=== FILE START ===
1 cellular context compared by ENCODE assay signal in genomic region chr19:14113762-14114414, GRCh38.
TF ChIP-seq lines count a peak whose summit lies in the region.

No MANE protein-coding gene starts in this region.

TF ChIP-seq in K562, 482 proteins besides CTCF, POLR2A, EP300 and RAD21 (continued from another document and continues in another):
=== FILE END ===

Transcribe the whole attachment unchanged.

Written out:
1 cellular context compared by ENCODE assay signal in genomic region chr19:14113762-14114414, GRCh38.
TF ChIP-seq lines count a peak whose summit lies in the region.

No MANE protein-coding gene starts in this region.

TF ChIP-seq in K562, 482 proteins besides CTCF, POLR2A, EP300 and RAD21 (continued from another document and continues in another):